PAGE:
HOT SPRINGS – The need by the Hot Springs School District to reduce expenses, based on a recent independent audit, prompted a group of elementary teachers to attend the school board’s April 10 meeting, to present their concerns over one of the cost-saving measures the district is considering.

During the Public Participation portion of the meeting, Rebecca Massa, one of three current third grade teachers in the elementary school, spoke on behalf of the rest of the group and urged board members to consider all factors – other than just financial reasons – before deciding on a proposed plan to reduce the number of third grade teachers to just two classrooms, instead of the current three.

Her alternative was to instead reduce the number of fourth grade classrooms from three down to two.

Included in her materials presented to board members was a bar graph comparing 2nd Grade students to 4th Grade students. Using the data on the graph, Massa demonstrated how the transition from second grade to third grade is a crucial one for students as they are expected to learn a lot of new skills in both language and math. She said reducing the number of teachers – and thus increasing the classroom sizes – at that transition point for students could prove harmful to their development.

She said there are currently 46 students in the 2nd Grade. Taking into account that Bethesda Lutheran School only offers classes up to 2nd grade, additional students from there may also be coming over to the public school in 3rd Grade. With a three-classroom system, the average classroom size would normally equate to around 14 students. With only two sections, each classroom would then be 23 – which is too large for third grade, according to Massa. By contrast however, there are currently 52 students in fourth grade, making those classrooms with 26 each if divided into two sections.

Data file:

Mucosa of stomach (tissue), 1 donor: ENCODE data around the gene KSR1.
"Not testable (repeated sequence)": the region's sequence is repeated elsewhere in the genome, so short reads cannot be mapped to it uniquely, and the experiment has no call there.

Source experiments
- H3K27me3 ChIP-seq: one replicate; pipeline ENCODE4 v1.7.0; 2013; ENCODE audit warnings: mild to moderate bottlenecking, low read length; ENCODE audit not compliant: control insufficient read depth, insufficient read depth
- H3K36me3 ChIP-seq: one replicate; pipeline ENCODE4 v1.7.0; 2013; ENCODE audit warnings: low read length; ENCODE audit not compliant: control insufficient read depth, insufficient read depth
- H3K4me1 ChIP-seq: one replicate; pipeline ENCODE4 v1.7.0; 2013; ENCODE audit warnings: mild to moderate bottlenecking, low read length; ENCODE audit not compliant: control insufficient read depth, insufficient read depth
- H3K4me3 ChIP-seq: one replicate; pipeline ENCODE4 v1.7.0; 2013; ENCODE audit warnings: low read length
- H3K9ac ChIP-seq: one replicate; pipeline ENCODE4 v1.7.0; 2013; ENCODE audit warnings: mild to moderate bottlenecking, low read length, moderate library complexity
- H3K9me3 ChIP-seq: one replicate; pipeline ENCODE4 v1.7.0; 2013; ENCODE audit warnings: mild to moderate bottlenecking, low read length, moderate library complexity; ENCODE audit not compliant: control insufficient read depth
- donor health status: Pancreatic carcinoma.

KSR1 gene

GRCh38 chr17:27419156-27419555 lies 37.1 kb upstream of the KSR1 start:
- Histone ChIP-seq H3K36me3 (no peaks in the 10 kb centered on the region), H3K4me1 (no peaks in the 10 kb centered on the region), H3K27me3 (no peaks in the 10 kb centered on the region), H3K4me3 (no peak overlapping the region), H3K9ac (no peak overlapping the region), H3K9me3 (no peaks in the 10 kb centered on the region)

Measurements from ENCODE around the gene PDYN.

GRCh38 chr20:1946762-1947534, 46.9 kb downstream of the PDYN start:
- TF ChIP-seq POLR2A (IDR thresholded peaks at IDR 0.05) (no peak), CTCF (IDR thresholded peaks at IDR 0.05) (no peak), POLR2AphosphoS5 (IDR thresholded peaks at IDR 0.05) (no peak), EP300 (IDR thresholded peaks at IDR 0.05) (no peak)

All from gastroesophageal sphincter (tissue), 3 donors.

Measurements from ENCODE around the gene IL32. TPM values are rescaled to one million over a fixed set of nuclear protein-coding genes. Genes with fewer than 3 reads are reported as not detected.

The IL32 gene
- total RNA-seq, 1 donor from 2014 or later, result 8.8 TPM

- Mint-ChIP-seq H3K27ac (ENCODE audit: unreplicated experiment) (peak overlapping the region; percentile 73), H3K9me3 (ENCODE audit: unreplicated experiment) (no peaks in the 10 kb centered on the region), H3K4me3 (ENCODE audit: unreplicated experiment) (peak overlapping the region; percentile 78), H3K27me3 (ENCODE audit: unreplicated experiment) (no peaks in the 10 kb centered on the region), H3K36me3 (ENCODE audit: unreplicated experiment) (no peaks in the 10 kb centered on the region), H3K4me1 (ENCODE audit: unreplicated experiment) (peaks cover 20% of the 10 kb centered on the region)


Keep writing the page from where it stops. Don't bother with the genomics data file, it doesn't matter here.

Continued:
Additional factors she pointed out, when looking at a comparison between 2nd Grade and 4th Grade, were how there was a much higher population of students with Title, Special Education, Behavioral and Learning needs with 2nd Graders which would be magnified for 3rd Grade teachers with larger classroom sizes.

Included with Massa’s presentation to school board members was also the following typed commentary:

“When we are faced with tough decisions about our students and the student population as educators, we never take into consideration just one factor, we always look at the student or the student population as a whole. We look at the whole child. As teachers we are also driven to make decisions based on a variety of data. It has been an understanding at the Hot Springs School District that as educators we make decisions based on what is good for kids. When looking at the other factors it is clear that fourth grade would fair better being combined into two classrooms than second grade.”

In conclusion, Massa again urged the board members to, “really look at the data. There is so much more on the line than just financials.”

Shortly after the elementary school teacher’s presentation, former Hot Springs educator and current Hot Springs Bison Athletics Hall of Fame committee member Brian Thies made a presentation to board members describing his group’s plan to raise funds and install bleacher seating at Woodward Field, with the goal of enhancing spectators’ comfort while enjoying football, track and other events held in the school’s outdoor stadium. Currently, after the wood bleachers were tore out several years ago, there are only wide concrete steps in the grandstand, forcing spectators to either bring in their own seating or sit directly on the concrete.

Thies said the Hall of Fame has already begun soliciting funds from alumni and the business community, but is still a long ways from raising the $50,000 needed to complete the project, by as soon as next fall (See additional story on B3).

While there was not a specific request for a dollar amount of assistance needed, Thies said it would be beneficial to the Hall of Fame while soliciting funds to be able to tell prospective donors that the school does have some “skin in the game” by splitting the cost of the project with the Hall of Fame in some manner.